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Catheter advancemnt

Hi, relatively new IV provider looking for some advice. I'm having a hard time knowing how far to advance the needle once I get flash. Sometimes I feel like I barely advance at all at a shallow angle and the catheter won't advance, like I penetrated the other side of the vein. I watch a lot of videos and it almost seems like a lot of people do t even advance any further after getting flash, and some even appear to withdraw the needle some before advancing the father forward at all. Just looking for some advice from people who have been doing this longer than I have. 

First I am assuming you are

First I am assuming you are asking about insertion of short peripheral IV catheters, made over the needle, without use of any vascular visualization device like infrared light or ultrasound. Take a close look at the tip of a catheter with the needle stylet still inside the catheter. The bevel, which is the cutting edge of the needle, extends beyond the tip of the plastic catheter. Your goal is to get the plastic catheter tip into the vein lumen without damage to the back wall of the vein from the stylet. The bevel may have a short slant or a long slant, depending on the catheter brand and gauge size but it will be very hard to tell just by looking at it. The angle of the catheter from the skin level should be between 10 and 15 degrees. Make sure your chosen vein is adequately distended and you can palpate it well. THE MOST important aspect is to hold traction on the skin below your puncture site and align your catheter on top of the vein in the same direction as the vein, never on the side of the vein. Skin traction is a critical step. If you are right handed, the catheter will be in your right hand and your left hand will encircle the arm with your thumb holding the skin taut. Veins lie in loose connective tissue. If you don't hold this skin traction, the vein will always be moving away from you. I know you have heard patients claim they have "rolling veins". This is a myth. Everybody's veins roll from side to side and when you are trying to stick a needle into it, it will move away. Patients with hypertension may have vein walls that are thicker than other patients so feel that vein to determine its condition. It should be soft and elastic and bouncy. Press downward and slowly release the pressure while you feel the vein bounce back under your finger. Learn to always palpate with the same finger of the same hand and you will develop an additional sense in that chosen finger to feel move than other fingers. Advance the catheter through the skin and vein wall while you look for a blood return. When you see blood, you may need to lower the angle a little more, but don't allow the catheter to drag against the skin. You should have the picture of the catheter tip in your mind and advance the entire unit just a little bit, maybe 1/8 of an inch. If the blood return is still moving into the hub, use your index finger of the right hand to advance the catheter into the vein WHILE you continue to hold skin traction with your left hand. Activate the safety mechanism and you have successfully cannulated the vein. Skin traction is the MOST critical step both during the punture and catheter advancement. Good luck.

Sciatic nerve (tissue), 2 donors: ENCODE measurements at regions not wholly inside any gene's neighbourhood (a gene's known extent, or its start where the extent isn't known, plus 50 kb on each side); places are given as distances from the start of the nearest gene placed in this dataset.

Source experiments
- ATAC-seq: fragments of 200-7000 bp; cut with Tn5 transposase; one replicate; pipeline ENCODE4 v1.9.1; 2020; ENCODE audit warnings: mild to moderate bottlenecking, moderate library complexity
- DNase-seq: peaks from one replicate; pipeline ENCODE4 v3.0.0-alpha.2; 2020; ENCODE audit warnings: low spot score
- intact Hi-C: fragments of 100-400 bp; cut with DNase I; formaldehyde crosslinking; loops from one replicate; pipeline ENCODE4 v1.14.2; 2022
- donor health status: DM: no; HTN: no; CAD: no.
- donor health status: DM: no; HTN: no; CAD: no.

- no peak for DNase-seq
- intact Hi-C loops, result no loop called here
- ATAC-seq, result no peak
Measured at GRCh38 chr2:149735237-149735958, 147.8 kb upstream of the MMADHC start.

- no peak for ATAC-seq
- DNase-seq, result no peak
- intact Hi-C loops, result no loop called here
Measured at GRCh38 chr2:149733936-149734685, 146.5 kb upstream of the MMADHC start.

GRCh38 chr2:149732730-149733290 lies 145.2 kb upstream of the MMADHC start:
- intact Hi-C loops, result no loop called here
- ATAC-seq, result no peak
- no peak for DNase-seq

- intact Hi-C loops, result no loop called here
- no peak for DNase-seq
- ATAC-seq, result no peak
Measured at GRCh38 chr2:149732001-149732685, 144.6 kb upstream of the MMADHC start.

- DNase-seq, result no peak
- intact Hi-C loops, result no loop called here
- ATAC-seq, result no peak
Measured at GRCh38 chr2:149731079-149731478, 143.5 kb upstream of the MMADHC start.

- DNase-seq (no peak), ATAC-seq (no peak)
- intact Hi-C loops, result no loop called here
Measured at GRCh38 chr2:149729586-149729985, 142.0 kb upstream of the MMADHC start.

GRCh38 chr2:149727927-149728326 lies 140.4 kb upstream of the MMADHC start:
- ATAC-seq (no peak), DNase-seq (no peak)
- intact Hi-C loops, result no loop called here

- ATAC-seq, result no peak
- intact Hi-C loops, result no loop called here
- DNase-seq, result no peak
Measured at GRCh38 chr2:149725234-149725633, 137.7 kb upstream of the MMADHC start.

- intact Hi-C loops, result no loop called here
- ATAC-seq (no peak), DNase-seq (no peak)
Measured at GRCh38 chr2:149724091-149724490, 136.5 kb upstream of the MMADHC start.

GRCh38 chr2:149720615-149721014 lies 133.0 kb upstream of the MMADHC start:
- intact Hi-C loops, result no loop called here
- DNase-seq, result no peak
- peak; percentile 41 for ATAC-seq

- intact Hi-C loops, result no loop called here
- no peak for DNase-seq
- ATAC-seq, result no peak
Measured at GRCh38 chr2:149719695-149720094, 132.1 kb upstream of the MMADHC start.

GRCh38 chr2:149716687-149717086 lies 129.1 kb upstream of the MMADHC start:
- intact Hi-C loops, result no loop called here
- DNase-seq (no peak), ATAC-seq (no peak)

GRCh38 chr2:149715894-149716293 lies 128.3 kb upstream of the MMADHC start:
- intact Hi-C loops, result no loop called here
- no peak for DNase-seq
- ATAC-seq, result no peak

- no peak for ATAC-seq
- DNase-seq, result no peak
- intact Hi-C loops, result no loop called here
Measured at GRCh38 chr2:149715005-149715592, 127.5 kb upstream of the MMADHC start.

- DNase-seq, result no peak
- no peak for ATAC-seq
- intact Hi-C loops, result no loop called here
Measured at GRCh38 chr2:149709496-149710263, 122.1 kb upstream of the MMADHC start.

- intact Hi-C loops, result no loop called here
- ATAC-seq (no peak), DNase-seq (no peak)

Lynn Hadaway, M.Ed., RN, NPD-BC, CRNI

Lynn Hadaway Associates, Inc.

PO Box 10

Milner, GA 30257


Office Phone 770-358-7861

Thank you so much Lynn... You

Thank you so much Lynn... You make it clearer in my mind what I have been doing. You are so kind and awesome to share your knowledge. 

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